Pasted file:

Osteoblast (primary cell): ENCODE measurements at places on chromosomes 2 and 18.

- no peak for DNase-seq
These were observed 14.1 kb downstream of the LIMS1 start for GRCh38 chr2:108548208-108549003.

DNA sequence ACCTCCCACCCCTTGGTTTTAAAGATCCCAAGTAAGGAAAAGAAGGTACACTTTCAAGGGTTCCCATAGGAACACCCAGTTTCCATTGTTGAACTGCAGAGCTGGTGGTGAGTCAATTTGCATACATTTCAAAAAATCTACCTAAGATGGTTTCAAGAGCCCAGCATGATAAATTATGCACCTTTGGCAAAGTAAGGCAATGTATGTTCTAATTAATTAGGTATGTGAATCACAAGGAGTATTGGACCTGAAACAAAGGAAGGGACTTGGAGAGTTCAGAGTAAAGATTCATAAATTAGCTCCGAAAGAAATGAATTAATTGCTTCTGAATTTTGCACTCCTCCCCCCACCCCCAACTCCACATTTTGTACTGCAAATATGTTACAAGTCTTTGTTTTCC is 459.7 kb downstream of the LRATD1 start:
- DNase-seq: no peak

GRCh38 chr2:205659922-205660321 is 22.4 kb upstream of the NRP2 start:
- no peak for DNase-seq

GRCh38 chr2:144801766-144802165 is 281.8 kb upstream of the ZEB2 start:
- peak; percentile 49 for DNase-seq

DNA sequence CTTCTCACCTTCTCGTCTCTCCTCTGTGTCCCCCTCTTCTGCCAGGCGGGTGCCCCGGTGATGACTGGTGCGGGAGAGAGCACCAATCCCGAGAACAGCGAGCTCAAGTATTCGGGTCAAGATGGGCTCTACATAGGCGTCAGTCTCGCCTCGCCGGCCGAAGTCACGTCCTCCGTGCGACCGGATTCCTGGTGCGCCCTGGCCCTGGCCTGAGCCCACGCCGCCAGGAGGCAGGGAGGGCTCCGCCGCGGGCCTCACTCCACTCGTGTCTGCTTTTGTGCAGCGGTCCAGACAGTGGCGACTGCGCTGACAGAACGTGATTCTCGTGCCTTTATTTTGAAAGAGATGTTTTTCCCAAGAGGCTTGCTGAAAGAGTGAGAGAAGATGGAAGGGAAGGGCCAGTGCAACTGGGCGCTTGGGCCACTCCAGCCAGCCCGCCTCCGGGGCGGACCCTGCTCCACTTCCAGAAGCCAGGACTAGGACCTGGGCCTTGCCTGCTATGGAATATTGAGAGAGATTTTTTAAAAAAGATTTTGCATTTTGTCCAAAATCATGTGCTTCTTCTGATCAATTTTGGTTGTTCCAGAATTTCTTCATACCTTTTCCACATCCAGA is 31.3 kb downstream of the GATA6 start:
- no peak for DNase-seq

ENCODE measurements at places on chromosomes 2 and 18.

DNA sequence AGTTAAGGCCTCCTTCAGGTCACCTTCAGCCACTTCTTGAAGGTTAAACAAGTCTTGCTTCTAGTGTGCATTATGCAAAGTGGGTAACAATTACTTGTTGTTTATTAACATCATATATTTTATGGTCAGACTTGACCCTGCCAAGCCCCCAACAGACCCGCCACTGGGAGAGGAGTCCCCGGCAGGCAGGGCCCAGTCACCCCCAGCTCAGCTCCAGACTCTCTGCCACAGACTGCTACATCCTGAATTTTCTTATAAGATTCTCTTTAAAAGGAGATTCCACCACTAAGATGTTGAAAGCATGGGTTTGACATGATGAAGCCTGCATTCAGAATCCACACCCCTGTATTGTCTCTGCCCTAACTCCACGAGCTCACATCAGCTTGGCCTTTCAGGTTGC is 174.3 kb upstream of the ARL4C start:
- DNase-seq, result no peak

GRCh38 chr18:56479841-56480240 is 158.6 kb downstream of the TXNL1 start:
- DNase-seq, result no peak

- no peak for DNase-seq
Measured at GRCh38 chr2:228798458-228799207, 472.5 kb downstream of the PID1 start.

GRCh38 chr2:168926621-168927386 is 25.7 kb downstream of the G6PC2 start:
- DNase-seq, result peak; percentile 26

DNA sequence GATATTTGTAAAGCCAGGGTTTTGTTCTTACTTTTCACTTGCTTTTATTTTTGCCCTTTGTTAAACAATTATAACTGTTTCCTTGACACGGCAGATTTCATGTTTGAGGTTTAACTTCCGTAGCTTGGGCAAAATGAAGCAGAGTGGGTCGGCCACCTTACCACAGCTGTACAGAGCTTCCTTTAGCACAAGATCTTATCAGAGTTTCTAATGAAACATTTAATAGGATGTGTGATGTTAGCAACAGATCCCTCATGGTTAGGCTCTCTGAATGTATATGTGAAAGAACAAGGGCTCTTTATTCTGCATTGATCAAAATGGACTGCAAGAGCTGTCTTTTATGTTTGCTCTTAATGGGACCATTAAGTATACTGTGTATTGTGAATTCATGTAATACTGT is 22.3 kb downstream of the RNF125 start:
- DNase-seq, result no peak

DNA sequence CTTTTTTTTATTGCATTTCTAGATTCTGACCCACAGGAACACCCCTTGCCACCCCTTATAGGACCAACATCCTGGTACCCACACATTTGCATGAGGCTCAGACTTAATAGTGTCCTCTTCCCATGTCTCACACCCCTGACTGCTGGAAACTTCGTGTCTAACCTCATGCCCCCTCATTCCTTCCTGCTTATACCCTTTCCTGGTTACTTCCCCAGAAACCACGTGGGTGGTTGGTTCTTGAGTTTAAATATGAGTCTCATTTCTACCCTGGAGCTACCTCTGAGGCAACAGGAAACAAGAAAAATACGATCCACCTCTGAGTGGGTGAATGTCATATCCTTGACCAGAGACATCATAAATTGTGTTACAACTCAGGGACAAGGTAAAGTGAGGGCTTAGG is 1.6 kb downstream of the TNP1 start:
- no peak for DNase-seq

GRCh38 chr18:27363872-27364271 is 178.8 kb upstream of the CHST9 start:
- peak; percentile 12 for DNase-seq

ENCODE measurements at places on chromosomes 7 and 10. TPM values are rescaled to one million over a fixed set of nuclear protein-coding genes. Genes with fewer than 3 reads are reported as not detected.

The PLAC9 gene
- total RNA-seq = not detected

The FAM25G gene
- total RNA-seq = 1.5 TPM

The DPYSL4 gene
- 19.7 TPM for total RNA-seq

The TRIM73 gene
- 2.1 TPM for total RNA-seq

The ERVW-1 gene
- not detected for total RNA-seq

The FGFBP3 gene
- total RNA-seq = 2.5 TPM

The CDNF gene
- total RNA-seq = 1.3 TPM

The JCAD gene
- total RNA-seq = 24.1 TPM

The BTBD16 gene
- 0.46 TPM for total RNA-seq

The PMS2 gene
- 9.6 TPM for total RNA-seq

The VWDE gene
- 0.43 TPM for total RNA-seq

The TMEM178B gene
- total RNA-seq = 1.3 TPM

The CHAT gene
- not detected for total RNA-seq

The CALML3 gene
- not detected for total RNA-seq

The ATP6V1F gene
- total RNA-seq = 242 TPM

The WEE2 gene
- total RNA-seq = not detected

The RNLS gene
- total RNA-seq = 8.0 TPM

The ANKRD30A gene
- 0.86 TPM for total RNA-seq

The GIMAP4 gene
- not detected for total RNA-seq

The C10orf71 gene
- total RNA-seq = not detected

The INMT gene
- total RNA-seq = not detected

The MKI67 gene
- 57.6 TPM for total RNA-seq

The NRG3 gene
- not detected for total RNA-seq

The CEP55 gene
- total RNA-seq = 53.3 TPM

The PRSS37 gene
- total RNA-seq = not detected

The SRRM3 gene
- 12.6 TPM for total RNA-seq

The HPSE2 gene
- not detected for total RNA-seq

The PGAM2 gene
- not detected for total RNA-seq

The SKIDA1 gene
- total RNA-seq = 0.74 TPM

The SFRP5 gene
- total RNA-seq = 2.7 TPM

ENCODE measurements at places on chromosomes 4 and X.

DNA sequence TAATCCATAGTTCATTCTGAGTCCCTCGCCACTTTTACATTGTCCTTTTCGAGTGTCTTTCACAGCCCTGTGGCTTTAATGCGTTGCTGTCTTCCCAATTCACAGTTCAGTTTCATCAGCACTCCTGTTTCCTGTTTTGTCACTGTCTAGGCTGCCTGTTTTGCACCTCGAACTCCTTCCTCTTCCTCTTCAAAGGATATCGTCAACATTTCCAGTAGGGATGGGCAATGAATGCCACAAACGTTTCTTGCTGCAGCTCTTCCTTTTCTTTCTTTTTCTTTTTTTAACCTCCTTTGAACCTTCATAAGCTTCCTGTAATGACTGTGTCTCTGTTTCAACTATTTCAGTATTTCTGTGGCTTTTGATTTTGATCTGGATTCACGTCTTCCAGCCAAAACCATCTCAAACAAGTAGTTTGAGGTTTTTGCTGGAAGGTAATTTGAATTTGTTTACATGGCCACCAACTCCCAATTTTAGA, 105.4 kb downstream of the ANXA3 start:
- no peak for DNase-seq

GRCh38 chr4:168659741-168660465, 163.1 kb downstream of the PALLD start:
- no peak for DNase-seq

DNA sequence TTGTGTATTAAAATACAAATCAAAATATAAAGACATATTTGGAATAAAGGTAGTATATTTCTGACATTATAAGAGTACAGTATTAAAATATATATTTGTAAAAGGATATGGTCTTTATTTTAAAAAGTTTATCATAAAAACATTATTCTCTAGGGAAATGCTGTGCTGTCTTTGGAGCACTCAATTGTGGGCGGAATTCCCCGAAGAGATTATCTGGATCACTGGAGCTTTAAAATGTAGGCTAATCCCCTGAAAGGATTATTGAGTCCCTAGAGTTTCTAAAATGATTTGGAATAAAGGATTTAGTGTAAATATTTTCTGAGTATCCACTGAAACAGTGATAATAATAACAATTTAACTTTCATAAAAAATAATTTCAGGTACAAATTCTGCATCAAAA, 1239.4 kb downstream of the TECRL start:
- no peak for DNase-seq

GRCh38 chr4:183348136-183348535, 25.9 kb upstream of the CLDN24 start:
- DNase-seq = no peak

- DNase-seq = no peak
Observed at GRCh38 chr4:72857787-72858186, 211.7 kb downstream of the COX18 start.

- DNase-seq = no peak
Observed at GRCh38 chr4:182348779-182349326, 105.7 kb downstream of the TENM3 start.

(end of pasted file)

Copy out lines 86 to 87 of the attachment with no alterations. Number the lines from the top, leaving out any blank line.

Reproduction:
The SFRP5 gene
- total RNA-seq = 2.7 TPM